The above central illustration of “The Digital Cardiovascular Physician Visit” featuring in this fascinating Journal of American College of Cardiology paper by Steven Steinhubl MD & Eric Topol MD got me thinking what it might look like if we let a child (a member of the ‘born mobile’ generation) redesign it.
Why does an Ultrasound probe need it’s own screen?
Why does an Ultrasound probe need a cable attached to it?
Why do we have to have the Cardiologist in the room with us – for most things can’t we just share our history and then use FaceTime?
Why would we need to take our mobile out of our pocket?
Related posts: Can smart objects be more than uninvited guests?
Update: 9 October 2015
Just seen a picture of this 2016 “directory of Mobile Healthcare apps” and it has me wondering if the born mobile generation would ever even consider distributing information like this by printing it on paper?
Update: 12 October 2015
Linda Avey, cofounder of 23andMe, wearing an Apple Watch & Aura Activity Monitoring Ring makes some interesting observations about where she sees a growing need for Doctor office visits as Patients seek to take more control of their health data in this video from last weeks 9th annual Health 2.0 Fall Conference at the Santa Clara Convention Centre:
“…(12:10) I have a ring that I wear that tracks my sleep every night and my steps during the day – they’re actually going to be presenting here it’s (made by) a Finnish company called Aura – but I wake up in the morning and I run to my phone to see how I slept and it’s a really interesting indicator of what’s going on in my personal life but will I ever share this with my Doctor? It’s questionable whether my Doctor would even want to hear about the sleep and how much deep sleep I’m getting versus my REM sleep but I think one story that really highlights this movement is there is a very famous designer in New York city who I won’t even say her name because she’s from the 70’s so most of you won’t even know who she is but anyway she’s really been trying to optimise her health and she’s finally gotten to a point in her 70’s where she feels fabulous and she’s just feels everything is in the right place so she went to her Physician and said ‘I want to measure where i am right now, I want to do my microbiome, sequencing, maybe my gene expression profile’, she kind of rattled off all these things to her Doctor and her Doctor just said ‘sorry I can’t do that’ and so it kind of was a conversation around wellness but it just couldn’t really be conducted in a Doctors office. So i think that’s really what’s going to happen and we’re going to see consumers taking more charge of their own care, they’re going to really try and identify how they feel better whether it’s their diet or their sleep, their exercise or whatever, supplements, there’s a lot of stuff that we will probably have to do on our own and then at the appropriate time we can take that information into our Doctors and say ‘look I’ve been tracking my blood pressure for 2 months and here’s what it looks like and here’s the trend” and then have a conversation based on that. It’s a lot different than bringing your genetic information in which a lot of Doctors just don’t recognise it and aren’t familiar with it”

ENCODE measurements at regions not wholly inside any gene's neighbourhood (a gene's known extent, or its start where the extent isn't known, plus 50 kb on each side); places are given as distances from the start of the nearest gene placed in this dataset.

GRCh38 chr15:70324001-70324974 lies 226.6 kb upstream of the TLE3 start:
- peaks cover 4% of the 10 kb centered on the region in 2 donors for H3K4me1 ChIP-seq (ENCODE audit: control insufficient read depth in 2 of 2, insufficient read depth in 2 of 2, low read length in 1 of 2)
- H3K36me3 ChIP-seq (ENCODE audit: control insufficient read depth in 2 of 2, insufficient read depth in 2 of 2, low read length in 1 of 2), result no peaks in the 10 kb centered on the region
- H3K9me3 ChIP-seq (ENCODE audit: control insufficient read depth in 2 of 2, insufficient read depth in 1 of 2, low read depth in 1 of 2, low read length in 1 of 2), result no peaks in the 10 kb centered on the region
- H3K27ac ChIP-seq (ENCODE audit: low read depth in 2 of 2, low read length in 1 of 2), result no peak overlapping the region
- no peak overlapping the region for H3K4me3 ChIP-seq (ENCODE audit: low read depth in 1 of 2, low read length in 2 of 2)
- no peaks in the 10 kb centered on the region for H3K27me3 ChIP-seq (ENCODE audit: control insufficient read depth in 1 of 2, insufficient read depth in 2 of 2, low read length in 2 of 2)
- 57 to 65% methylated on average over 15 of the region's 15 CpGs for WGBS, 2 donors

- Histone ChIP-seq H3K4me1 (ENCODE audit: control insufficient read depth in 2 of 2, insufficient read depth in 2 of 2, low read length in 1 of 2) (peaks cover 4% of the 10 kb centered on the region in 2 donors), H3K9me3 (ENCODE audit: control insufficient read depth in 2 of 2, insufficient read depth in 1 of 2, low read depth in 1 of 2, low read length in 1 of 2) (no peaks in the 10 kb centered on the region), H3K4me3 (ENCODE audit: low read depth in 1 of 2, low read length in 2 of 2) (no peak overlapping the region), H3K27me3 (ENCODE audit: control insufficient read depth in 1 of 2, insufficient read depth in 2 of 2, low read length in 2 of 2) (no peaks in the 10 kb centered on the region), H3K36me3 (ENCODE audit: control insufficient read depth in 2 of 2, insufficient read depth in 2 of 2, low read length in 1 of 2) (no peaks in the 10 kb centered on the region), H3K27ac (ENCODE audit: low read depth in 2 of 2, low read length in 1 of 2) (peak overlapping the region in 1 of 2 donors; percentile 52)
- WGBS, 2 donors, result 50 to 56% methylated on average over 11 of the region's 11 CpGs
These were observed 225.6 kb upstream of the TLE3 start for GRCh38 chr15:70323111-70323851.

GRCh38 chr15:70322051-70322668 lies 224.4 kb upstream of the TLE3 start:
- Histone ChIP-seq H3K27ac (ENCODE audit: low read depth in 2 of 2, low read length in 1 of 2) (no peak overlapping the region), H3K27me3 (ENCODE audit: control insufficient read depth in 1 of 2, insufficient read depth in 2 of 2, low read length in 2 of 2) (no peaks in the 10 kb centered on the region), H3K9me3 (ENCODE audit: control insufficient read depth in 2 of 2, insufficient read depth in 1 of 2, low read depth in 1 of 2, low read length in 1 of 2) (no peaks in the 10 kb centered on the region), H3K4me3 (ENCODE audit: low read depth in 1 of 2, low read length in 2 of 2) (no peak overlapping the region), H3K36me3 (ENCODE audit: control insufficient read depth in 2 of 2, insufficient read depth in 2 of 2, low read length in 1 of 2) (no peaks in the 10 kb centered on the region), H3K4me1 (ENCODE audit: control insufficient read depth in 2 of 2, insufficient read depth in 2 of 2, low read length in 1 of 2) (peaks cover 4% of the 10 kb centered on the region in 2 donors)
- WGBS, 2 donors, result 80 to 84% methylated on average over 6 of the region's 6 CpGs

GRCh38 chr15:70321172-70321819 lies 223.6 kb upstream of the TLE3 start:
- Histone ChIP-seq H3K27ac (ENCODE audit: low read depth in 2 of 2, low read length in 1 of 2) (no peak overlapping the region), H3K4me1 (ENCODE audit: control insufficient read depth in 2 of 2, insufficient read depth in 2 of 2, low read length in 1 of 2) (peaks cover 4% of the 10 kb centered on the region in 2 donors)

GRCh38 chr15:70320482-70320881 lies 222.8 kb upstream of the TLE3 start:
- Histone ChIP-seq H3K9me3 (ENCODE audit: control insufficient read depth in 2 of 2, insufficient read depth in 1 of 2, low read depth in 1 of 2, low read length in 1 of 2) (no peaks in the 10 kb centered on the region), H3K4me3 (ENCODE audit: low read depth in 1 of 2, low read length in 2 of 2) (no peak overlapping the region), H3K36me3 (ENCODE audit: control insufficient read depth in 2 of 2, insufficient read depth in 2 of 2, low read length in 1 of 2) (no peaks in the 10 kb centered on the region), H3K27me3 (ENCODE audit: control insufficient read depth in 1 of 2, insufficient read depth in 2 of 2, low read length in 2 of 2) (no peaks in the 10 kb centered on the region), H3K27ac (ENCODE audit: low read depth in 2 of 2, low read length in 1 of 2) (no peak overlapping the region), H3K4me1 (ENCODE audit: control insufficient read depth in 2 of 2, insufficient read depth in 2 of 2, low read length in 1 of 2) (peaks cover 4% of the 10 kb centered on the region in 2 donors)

What do you think a member of the Born Mobile Generation (a group that think most things can be learnt from watching YouTube videos) would think of the idea of taking time off work, booking an appointment, waiting in a waiting room and attending an expensive Doctors examination room to discuss information like this?
We have an chicken & egg situation with biomonitoring tech as it will struggle to add value until healthcare interactions are redesigned by people who think above and beyond ‘bringing things to Doctor office consultations’.